Some thoughts about grad student research grants

Frank Baumgartner, October 18, 2001


First question: Do you need one?

What will a grant pay for, and what do you need to do your project?

What are the potential sources?

Why bother?

Some reasons not to:

Some reasons why it might be worth it:

What does a proposal look like and how will it be evaluated?

§         Some focus on the previous accomplishments of the student, with less attention to the proposed project.

§         Different granting agencies are looking for different things. Some want to encourage the study of a certain language, some to focus on theory, some on a substantive topic, some to support students of certain backgrounds. Match the proposal to the agency. Pay attention to the criteria. Address all stated criteria explicitly.

§         Project description

o       Clear statement of the theoretical idea and goals of project.

o       Good command of the literature. (Demonstrated, not hinted at.)

o       Good command of appropriate methods. (Note the plural. Also demonstrated, not to be guessed at.)

o       Feasible research strategy, by this individual applicant. Again, this must be demonstrated.

o       Endorsement by the advisor.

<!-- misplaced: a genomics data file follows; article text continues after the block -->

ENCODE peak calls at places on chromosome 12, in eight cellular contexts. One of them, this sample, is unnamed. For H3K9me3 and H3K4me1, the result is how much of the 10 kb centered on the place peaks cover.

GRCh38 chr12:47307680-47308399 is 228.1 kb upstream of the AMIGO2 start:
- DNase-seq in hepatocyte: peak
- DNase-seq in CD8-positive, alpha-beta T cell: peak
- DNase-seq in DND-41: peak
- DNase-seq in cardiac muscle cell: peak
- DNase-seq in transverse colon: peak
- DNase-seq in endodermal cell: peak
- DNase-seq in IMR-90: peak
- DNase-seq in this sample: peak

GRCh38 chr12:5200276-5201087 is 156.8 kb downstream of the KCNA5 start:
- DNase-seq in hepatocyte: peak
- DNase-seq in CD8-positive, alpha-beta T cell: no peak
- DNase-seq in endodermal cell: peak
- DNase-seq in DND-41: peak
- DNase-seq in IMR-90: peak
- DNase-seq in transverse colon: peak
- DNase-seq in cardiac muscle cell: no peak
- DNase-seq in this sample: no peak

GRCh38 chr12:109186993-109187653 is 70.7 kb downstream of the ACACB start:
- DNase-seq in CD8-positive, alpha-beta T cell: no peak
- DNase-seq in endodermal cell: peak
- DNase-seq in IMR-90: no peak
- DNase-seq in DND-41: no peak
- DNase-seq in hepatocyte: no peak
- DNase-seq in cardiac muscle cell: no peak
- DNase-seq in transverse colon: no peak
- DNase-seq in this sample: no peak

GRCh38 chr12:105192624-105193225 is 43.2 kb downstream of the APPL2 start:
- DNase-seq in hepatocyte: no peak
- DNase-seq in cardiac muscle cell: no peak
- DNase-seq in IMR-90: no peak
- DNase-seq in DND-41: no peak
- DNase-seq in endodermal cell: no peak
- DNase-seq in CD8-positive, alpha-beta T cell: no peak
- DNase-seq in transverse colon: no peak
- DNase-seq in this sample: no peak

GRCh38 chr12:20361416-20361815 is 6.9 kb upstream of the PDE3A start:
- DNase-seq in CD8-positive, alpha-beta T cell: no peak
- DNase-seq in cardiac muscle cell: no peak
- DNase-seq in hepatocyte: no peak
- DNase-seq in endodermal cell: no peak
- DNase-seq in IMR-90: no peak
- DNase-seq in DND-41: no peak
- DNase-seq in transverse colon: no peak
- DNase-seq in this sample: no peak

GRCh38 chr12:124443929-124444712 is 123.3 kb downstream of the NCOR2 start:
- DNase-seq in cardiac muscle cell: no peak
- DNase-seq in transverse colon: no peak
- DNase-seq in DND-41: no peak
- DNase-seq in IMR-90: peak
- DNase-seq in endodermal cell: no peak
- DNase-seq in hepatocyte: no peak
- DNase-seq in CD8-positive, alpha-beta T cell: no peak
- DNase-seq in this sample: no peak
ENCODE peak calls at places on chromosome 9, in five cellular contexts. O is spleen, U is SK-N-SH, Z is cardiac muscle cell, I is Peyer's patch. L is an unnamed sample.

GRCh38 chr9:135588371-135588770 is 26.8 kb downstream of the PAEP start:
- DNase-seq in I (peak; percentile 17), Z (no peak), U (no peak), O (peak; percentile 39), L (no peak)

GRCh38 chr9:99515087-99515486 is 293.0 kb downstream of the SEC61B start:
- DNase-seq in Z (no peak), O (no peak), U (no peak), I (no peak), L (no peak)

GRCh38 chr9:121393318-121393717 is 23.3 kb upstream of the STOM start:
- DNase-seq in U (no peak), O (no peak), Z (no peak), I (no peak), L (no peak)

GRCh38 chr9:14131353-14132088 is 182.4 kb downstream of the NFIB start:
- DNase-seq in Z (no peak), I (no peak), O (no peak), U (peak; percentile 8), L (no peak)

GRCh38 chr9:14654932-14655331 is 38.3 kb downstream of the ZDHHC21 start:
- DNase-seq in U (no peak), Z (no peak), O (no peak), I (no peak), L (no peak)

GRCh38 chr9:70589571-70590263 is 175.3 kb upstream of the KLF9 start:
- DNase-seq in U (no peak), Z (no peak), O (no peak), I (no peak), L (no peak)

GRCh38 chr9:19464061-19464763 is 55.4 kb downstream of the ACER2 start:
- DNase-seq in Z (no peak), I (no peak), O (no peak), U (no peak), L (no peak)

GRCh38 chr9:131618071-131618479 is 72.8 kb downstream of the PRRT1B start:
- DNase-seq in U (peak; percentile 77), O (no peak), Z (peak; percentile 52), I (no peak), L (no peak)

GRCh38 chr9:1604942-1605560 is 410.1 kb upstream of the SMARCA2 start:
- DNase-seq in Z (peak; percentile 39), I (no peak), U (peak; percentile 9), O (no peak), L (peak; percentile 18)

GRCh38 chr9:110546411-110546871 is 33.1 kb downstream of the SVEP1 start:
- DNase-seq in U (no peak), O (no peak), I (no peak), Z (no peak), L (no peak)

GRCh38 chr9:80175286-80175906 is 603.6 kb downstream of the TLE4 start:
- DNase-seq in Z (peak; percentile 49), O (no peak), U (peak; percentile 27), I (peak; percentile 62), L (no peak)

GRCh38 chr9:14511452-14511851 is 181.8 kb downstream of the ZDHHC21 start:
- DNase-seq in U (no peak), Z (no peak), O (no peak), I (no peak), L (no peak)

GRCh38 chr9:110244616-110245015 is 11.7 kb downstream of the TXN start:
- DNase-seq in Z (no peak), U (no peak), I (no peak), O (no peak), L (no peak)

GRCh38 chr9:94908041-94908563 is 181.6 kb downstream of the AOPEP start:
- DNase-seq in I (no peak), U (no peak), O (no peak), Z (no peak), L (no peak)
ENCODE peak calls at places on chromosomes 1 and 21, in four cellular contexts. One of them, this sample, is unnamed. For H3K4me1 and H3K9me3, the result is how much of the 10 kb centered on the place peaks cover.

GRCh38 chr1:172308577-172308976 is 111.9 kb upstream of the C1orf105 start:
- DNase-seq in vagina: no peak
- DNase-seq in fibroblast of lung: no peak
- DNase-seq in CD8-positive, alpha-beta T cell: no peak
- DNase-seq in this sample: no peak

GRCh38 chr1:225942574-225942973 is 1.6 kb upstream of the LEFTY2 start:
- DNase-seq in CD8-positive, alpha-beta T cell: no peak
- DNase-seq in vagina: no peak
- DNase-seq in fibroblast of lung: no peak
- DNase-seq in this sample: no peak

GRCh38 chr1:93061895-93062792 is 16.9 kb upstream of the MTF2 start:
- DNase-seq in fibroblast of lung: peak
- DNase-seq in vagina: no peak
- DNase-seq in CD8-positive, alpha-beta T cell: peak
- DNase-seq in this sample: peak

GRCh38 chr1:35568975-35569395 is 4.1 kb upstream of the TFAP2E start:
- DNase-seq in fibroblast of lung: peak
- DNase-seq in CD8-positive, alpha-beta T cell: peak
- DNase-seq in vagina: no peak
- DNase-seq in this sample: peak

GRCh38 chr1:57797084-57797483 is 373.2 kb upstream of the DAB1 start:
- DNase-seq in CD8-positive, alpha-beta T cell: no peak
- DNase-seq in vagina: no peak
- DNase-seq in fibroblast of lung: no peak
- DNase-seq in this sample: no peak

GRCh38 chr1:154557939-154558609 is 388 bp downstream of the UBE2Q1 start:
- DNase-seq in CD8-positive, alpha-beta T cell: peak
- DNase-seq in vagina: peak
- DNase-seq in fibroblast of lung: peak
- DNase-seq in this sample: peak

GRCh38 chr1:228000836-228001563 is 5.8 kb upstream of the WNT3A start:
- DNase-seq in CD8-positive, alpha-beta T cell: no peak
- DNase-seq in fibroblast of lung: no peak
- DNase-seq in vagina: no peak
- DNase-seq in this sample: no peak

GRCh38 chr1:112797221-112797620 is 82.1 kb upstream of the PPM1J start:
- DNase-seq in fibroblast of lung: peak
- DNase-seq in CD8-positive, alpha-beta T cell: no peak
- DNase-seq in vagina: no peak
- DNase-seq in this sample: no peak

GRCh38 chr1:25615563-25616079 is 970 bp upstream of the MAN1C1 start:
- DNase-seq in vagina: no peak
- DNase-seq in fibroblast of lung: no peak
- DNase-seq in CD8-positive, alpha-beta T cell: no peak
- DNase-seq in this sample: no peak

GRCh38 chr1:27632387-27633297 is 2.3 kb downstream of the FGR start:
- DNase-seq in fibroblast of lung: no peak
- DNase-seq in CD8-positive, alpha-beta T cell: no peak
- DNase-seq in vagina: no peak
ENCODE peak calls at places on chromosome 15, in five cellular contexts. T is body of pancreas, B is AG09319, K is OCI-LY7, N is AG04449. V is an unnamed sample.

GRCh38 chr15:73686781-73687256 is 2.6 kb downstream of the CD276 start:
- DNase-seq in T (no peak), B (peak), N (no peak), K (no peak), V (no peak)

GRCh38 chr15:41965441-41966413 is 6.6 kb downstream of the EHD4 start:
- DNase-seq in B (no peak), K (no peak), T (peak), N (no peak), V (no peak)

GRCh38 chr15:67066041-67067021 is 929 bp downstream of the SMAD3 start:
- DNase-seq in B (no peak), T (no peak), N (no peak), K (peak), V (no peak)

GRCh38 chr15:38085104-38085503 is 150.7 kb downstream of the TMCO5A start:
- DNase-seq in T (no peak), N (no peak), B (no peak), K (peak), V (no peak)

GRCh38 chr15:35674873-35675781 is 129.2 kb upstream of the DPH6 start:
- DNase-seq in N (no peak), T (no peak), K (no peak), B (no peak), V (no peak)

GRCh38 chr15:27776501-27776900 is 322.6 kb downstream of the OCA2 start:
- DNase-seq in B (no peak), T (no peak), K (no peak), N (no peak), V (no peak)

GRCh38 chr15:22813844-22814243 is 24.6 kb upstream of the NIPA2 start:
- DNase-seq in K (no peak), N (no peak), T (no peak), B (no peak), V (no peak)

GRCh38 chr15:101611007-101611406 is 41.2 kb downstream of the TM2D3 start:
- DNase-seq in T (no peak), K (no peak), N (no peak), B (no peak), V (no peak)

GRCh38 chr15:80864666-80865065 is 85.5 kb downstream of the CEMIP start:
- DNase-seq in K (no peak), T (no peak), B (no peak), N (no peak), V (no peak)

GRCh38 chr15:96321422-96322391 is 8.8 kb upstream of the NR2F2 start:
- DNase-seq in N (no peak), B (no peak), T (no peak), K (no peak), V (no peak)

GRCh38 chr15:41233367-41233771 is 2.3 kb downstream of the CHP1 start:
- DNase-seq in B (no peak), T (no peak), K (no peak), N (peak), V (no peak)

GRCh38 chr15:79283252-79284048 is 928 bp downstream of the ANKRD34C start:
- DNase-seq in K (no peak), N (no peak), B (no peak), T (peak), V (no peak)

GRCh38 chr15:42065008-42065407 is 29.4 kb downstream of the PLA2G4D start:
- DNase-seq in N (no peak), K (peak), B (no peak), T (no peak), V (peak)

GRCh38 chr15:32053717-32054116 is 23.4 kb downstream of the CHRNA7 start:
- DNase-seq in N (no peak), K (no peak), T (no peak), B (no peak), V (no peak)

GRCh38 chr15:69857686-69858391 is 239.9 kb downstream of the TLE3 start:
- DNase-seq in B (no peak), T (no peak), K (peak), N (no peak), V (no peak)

§         Evaluation criteria (can vary by funding agency, as noted above)

o       Importance of topic, likely impact (different standard for $8,000 than for $250,000)

o       Quality of the treatment (lit review, methods, writing quality, organization)

o       Feasibility by this particular student


Some final thoughts

§         The bar is not so high as you might think, even at a place like NSF

§         Simultaneous submissions encouraged (not like journal articles).

§         Internal grants can be very good practice for larger later ones.

§         Explaining your project in an abstract or two-page format is hard to learn but very useful.

§         The batting average doesn’t matter. Only the number of times you get on base.

§         Go to bat early and often.